(Originally published on the Music Think Tank, 27 Sep 2017)
I’ve been lucky enough to run several successful businesses. VNUE, along with its partner DiscLive, has grown to be the global leader in recording live concerts and releasing them in high quality to fans on limited edition CD sets and USB drives, immediately after their performance. We’ve worked with venues and artists all over the world, from Father John Misty and The Pixies to Blondie and 3 Doors Down. I also own and founded both RockHouse Live venues in the great city of Memphis, offering live entertainment every single night (as well as some killer grub).
It’s surprising how often people assume that someone like me was born with a silver spoon in my mouth, or that I somehow stumbled upon these businesses and got lucky, or that my clubs are just a write-off.
So I’d like to rewind a bit and talk about ambition and “gumption,” which is defined as “shrewd or spirited initiative and resourcefulness.”
I was raised by a single mother – a lifelong educator and an English professor who was very hard on me growing up, but did teach me values and lessons that I employ every single day in my life. While she could barely afford to keep a roof over our head, what’s important is that she succeeded, and she often worked 18 hour days to do it. We never, ever went without necessities, but we did not live lavishly by any stretch.
My skinny butt was out mowing lawns at a very young age to keep a few coins in my pocket, and then I got a job at 14 as a Sonic carhop. (Sorry, unfortunately no skates.) At 16, I was already promoted to night manager because of the aforementioned “gumption.” I paid for my books, I bought my own lunches, I bought my first motorcycle, and after that, traded up for my first car. I did it all on my own, without a cent from my mom, and felt great about it.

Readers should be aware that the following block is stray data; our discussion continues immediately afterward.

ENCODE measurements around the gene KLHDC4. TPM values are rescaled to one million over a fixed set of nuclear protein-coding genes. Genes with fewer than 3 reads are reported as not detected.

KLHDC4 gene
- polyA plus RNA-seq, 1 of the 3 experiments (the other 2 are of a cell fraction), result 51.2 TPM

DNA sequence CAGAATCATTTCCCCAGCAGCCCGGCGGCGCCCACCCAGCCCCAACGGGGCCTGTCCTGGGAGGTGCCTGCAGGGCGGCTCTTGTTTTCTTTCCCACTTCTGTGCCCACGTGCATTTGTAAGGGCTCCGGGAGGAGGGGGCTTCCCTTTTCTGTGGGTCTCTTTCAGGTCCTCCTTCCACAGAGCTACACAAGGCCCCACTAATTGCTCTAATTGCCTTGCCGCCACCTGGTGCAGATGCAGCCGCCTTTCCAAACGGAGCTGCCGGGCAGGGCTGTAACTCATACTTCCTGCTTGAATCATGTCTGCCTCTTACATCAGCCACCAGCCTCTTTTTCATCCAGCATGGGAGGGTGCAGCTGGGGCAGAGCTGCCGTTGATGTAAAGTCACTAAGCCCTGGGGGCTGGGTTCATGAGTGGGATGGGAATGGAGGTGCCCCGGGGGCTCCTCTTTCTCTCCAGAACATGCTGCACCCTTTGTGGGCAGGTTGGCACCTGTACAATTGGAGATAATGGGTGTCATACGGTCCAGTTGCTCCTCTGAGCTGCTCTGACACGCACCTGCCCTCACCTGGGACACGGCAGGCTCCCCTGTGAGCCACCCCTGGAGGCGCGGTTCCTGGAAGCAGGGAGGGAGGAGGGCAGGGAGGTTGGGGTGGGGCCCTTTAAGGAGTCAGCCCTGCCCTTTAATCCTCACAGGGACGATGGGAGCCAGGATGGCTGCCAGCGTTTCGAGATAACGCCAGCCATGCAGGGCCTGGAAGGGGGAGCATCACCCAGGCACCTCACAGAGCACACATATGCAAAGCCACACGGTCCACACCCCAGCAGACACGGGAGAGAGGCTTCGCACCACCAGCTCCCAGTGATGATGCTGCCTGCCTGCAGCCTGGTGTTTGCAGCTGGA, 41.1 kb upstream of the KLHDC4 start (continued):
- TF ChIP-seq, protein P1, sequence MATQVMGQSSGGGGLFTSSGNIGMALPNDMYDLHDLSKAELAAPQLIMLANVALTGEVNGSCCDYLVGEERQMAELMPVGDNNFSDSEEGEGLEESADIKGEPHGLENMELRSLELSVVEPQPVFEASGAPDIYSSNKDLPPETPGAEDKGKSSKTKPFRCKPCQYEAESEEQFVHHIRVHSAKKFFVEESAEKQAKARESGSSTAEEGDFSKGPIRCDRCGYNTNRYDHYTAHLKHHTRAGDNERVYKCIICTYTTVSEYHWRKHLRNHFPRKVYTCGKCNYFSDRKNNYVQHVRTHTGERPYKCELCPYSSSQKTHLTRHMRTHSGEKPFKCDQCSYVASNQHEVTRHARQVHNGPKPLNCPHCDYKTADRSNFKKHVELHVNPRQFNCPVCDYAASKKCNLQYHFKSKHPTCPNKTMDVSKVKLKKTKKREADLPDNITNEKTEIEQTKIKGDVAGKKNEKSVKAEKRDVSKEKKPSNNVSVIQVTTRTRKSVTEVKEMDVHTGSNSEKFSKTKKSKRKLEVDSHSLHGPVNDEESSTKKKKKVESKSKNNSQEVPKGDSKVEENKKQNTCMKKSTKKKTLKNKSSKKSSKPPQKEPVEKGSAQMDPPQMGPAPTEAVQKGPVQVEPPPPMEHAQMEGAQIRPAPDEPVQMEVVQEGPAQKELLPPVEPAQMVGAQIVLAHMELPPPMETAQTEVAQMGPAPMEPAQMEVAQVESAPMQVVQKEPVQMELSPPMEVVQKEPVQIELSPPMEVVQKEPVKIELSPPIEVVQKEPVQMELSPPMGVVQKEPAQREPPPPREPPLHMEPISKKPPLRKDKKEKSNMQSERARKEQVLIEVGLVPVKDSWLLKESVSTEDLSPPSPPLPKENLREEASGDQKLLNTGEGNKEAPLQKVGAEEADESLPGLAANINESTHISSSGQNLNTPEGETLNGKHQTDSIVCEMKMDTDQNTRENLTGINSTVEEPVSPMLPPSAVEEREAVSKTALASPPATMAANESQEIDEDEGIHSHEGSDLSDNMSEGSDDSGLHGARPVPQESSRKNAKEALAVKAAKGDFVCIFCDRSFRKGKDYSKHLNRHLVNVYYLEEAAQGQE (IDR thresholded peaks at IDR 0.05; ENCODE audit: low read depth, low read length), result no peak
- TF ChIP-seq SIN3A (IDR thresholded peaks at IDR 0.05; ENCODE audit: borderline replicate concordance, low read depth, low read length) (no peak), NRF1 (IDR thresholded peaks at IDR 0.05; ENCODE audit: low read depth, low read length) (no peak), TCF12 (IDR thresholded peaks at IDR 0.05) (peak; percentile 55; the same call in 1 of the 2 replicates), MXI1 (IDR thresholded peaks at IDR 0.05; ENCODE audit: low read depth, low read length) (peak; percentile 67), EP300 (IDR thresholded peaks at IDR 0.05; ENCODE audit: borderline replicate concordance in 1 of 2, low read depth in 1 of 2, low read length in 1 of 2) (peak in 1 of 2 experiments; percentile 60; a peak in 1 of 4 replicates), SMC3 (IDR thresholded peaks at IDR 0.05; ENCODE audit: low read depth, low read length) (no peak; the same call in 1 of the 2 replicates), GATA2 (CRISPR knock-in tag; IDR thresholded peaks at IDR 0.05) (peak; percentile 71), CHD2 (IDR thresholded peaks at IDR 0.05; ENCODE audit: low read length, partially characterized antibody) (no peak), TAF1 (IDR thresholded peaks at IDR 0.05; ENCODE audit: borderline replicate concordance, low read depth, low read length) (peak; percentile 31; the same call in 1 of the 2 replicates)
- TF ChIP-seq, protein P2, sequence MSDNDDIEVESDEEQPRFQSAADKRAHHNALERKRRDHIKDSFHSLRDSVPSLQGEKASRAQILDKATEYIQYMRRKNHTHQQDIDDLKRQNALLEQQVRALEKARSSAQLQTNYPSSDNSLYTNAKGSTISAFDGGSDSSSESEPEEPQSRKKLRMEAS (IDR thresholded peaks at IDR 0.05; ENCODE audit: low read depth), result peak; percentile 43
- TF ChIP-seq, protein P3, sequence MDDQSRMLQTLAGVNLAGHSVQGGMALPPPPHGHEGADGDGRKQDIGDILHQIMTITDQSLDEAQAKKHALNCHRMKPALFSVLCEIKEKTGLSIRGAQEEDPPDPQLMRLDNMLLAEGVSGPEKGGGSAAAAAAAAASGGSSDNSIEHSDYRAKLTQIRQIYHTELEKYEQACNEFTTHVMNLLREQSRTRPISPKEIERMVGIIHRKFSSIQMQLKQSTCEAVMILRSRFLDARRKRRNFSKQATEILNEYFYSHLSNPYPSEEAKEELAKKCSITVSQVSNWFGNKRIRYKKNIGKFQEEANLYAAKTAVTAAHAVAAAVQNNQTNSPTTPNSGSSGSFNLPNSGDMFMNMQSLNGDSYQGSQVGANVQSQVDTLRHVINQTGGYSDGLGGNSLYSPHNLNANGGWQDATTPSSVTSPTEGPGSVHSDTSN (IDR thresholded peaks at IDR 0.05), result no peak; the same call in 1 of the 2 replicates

So even though I didn’t have the proverbial “silver spoon,” I did have the very smart values my mother had taught me, and unknowingly leveraged that in virtually everything I did. She gave me the skills to forge my own path, and the ethic to do my best to treat people right, both of which I’ve been working hard to do with VNUE and both RockHouse venues.
I also have an undeniably deep love for music – which is a must if you want to make it in this business – from my days as an engineer and producer to my current, more entrepreneurial role at VNUE. I’ve been so fortunate to do what I love at the intersection of music, business and technology, and create things that make people happy. I’ve worked with amazing artists and been to amazing places, and can trace it all back to the lessons my mother instilled in me – not luck or fortune.
While pretty much any position in the music industry takes sacrifice, most of the musicians and entrepreneurs I’ve worked with over the years know that you can’t stand on a corner and expect success to come to you. You are the only one who can create your own destiny, and you are responsible for your successes and your failures.
So if you have to take something away from this post, let it be this: Work hard, focus on your objectives, and don’t make the mistake of thinking there are any shortcuts, because there are none. If you don’t go out and fight for what you want, someone else will take it. Don’t be afraid to stand up to people who say “that won’t work” or “that can’t be done,” and don’t be afraid to show them that they’re wrong.